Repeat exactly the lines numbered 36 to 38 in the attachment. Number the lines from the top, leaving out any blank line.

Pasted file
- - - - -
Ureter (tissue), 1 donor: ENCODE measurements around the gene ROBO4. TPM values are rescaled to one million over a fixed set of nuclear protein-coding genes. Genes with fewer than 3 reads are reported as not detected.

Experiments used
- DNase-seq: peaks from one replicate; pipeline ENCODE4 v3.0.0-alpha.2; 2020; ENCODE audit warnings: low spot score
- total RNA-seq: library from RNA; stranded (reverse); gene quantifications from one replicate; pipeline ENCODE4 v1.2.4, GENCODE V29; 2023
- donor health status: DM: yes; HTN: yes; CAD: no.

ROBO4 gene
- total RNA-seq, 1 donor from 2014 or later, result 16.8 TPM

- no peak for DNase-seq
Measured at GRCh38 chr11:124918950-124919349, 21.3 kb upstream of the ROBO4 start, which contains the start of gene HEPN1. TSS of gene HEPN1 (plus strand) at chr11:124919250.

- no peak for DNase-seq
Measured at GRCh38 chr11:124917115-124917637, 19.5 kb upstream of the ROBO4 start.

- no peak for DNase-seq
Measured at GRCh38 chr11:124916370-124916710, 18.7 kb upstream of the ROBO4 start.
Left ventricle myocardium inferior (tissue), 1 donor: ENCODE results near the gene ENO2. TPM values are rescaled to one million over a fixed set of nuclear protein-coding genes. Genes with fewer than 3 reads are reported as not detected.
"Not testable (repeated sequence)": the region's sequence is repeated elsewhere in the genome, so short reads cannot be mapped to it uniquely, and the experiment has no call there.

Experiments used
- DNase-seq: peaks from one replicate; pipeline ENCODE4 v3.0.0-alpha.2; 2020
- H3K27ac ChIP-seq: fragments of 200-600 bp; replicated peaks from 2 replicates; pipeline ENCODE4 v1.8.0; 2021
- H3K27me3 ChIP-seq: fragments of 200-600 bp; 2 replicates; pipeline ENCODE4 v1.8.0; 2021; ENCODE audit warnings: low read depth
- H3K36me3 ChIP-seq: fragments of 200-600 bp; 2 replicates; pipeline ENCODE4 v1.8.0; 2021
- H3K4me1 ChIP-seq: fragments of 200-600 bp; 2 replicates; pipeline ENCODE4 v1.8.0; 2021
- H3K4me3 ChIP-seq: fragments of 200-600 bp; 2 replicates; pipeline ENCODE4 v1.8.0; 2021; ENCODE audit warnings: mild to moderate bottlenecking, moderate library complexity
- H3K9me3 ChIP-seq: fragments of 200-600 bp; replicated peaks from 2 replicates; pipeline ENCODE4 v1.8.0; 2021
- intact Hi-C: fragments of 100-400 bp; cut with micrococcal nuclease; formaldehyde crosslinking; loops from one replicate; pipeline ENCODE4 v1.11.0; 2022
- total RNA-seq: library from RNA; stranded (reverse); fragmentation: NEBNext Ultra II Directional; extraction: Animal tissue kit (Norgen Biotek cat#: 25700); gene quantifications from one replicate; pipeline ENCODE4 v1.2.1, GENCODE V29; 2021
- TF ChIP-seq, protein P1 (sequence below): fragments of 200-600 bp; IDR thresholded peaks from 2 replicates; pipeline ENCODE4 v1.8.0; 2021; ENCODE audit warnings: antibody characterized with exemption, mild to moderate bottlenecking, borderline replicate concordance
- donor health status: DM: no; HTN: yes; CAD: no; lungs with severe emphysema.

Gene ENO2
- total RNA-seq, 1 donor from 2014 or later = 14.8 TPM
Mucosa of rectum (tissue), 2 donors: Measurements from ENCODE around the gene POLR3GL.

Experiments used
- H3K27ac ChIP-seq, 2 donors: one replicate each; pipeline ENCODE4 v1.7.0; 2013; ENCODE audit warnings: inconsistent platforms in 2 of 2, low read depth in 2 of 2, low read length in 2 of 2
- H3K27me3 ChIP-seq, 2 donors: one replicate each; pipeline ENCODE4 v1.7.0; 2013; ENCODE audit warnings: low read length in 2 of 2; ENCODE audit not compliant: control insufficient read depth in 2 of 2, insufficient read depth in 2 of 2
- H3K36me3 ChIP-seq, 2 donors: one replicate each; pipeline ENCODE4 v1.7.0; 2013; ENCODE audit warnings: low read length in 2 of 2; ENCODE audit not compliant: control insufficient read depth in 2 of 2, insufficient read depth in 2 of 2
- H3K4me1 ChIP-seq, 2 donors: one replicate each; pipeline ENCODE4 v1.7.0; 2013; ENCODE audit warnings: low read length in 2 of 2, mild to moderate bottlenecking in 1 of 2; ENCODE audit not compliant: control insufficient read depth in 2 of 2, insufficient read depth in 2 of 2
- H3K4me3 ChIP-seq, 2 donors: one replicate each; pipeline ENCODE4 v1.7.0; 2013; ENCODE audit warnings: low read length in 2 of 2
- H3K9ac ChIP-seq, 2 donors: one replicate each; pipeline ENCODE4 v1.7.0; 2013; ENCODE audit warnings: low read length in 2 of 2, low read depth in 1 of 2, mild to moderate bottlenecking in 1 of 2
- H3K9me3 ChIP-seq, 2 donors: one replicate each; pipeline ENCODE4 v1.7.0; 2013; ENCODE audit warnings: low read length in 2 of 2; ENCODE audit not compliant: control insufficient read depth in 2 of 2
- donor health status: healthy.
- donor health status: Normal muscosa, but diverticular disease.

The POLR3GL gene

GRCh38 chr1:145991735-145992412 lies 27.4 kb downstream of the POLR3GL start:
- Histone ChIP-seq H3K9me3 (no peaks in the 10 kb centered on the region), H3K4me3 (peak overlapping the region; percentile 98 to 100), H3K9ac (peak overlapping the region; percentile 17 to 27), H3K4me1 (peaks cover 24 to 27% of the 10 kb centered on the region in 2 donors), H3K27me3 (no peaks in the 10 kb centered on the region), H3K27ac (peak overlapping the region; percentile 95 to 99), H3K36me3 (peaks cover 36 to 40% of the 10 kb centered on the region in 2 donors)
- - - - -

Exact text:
- H3K4me3 ChIP-seq, 2 donors: one replicate each; pipeline ENCODE4 v1.7.0; 2013; ENCODE audit warnings: low read length in 2 of 2
- H3K9ac ChIP-seq, 2 donors: one replicate each; pipeline ENCODE4 v1.7.0; 2013; ENCODE audit warnings: low read length in 2 of 2, low read depth in 1 of 2, mild to moderate bottlenecking in 1 of 2
- H3K9me3 ChIP-seq, 2 donors: one replicate each; pipeline ENCODE4 v1.7.0; 2013; ENCODE audit warnings: low read length in 2 of 2; ENCODE audit not compliant: control insufficient read depth in 2 of 2